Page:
ETC
  • Image Credit: Murilee Martin
  • Image Credit: Murilee Martin
  • Image Credit: Murilee Martin
  • Image Credit: Murilee Martin
  • Image Credit: Murilee Martin
  • Image Credit: Murilee Martin
  • Image Credit: Murilee Martin
  • Image Credit: Murilee Martin
  • Image Credit: Murilee Martin
  • Image Credit: Murilee Martin
  • Image Credit: Murilee Martin
  • Image Credit: Murilee Martin
  • Image Credit: Murilee Martin
  • Image Credit: Murilee Martin
  • Image Credit: Murilee Martin
  • Image Credit: Murilee Martin
  • Image Credit: Murilee Martin
  • Image Credit: Murilee Martin
  • Image Credit: Murilee Martin
  • Image Credit: Murilee Martin
Volvo got into the business of making sensible, sturdy, rear-wheel-drive sedans in 1927, with the big and boxy PV4. This Swedish tradition served the company well, and a lengthy evolutionary sequence of brick-shaped sedans that began with the 140 in 1967 culminated in the 900 Series in the 1990s. The powerful second-generation 960 was built for the 1995 through 1998 model years, and that was the end of the 140-200-700-900 Volvo bloodline. Here's a very clean example of one of those final bricks, spotted recently in a Denver-area self-service wrecking yard.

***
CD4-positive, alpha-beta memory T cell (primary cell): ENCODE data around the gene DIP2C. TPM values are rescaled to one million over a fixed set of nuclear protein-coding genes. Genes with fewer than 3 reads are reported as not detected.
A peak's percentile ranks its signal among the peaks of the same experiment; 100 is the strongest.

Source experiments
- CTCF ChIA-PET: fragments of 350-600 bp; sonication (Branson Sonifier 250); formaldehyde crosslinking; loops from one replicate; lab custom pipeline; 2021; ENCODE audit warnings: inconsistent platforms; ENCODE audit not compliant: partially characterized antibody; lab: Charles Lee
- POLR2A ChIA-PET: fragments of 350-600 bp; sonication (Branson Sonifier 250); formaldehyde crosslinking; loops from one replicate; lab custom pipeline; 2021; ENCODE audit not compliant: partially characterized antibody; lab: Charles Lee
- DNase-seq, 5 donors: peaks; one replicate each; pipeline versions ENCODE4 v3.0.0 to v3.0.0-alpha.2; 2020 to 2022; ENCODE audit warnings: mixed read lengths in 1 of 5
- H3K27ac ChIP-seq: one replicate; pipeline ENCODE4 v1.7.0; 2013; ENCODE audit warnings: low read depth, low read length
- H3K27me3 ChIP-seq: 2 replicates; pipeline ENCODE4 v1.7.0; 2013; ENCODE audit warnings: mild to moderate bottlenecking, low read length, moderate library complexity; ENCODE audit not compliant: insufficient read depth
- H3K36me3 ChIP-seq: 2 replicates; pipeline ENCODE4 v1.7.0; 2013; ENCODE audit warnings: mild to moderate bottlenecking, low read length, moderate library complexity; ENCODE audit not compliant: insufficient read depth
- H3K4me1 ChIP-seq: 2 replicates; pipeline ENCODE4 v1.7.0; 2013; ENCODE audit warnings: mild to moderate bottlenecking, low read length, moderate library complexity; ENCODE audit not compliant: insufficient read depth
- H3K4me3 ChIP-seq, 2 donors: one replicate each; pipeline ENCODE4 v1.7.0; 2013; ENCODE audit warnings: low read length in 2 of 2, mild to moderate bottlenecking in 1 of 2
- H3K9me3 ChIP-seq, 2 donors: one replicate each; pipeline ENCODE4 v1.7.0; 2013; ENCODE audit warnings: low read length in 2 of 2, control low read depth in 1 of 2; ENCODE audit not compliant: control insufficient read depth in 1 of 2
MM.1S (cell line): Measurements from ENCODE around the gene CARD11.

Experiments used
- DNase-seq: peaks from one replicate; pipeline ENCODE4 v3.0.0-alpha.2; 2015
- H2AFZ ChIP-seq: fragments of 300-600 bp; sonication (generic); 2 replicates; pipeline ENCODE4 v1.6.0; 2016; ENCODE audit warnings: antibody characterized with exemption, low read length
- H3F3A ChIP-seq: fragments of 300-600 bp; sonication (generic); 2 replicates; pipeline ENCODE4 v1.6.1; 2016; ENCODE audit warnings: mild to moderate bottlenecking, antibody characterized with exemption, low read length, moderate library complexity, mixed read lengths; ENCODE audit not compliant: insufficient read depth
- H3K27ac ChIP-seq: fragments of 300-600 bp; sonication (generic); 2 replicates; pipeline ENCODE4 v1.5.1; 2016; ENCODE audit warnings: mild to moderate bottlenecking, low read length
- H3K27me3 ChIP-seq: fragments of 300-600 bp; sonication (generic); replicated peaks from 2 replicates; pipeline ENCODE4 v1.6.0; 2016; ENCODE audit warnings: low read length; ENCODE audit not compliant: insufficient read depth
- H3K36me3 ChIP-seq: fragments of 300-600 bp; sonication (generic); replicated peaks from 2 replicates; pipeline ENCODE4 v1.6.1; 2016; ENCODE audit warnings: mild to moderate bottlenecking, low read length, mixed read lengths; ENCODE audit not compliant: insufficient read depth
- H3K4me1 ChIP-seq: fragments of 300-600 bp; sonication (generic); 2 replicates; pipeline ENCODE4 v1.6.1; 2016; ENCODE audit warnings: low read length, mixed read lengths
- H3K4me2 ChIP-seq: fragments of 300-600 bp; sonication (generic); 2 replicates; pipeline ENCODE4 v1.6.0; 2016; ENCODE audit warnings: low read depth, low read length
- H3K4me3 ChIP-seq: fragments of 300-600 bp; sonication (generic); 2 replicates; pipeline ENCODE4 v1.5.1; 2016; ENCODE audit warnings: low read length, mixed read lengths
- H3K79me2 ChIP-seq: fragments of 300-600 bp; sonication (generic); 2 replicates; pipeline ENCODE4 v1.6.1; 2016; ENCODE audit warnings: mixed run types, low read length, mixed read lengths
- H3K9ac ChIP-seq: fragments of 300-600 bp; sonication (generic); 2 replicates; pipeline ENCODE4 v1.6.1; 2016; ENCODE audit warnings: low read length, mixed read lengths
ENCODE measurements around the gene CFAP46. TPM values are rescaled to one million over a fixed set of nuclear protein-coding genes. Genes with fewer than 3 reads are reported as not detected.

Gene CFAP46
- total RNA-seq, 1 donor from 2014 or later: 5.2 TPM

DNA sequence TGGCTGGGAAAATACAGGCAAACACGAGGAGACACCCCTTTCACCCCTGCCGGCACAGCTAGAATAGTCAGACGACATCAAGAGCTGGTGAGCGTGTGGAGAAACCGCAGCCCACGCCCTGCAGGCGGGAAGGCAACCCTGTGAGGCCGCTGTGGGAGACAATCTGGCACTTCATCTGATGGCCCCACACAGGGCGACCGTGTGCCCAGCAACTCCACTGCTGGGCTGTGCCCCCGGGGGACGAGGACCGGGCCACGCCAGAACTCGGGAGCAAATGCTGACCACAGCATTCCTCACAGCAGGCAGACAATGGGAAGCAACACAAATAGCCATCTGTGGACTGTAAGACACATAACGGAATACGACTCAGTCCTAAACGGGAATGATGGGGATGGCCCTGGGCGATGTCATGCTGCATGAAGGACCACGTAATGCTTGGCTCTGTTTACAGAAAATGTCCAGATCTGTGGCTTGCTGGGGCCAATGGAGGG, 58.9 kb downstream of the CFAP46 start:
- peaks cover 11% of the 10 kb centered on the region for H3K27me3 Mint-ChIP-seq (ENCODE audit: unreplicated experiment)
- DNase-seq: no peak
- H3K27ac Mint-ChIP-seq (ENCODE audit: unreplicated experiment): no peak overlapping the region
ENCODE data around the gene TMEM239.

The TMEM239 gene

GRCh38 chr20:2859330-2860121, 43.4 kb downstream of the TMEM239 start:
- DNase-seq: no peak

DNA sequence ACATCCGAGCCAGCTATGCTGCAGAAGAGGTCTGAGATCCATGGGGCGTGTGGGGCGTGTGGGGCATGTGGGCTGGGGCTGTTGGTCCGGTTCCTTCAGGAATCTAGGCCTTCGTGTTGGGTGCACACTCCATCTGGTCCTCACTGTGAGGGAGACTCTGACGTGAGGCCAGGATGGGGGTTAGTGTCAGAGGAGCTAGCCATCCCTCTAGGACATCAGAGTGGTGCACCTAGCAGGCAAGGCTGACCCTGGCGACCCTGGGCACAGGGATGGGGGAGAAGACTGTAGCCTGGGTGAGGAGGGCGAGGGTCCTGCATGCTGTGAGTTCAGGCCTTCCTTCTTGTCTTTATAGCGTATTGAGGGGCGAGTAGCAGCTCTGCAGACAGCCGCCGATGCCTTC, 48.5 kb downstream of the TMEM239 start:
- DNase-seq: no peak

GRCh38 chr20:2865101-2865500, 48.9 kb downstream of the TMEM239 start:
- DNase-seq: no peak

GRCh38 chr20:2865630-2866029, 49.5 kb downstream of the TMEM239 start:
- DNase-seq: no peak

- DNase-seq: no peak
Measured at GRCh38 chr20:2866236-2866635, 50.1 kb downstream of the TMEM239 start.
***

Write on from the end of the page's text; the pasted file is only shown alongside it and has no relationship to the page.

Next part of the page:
How does a car this nice end up in a place like this? The tag from the police in two-mile-high Frisco (Colorado) tells the story; someone left this car parked where it shouldn't have been parked, it got towed, and the owner wasn't able to bail it out. A 19-year-old high-maintenance European car will scare potential buyers at auction, and so the bidder from U-Pull-&-Pay picked it up for scrap value.



Just barely over 150k on the clock, and obviously well cared for.



Under the hood, a 2.9-liter DOHC straight-six making 181 Swedish horses (we have advocated referring to power ratings of Swedish cars in "Elkpower" but have not convinced the car world of the necessity of this plan). The six in the 1997 BMW 528i was good for 190 horsepower, but the German sedan sold for $39,800, versus $34,300 for the Swede.



At least this car's final parking space has a nice view of the Rockies.



This ad for an earlier version of the 960 demonstrates the quality for which Volvo most wanted its cars to be known at that time: the ability to crash through a brick wall.

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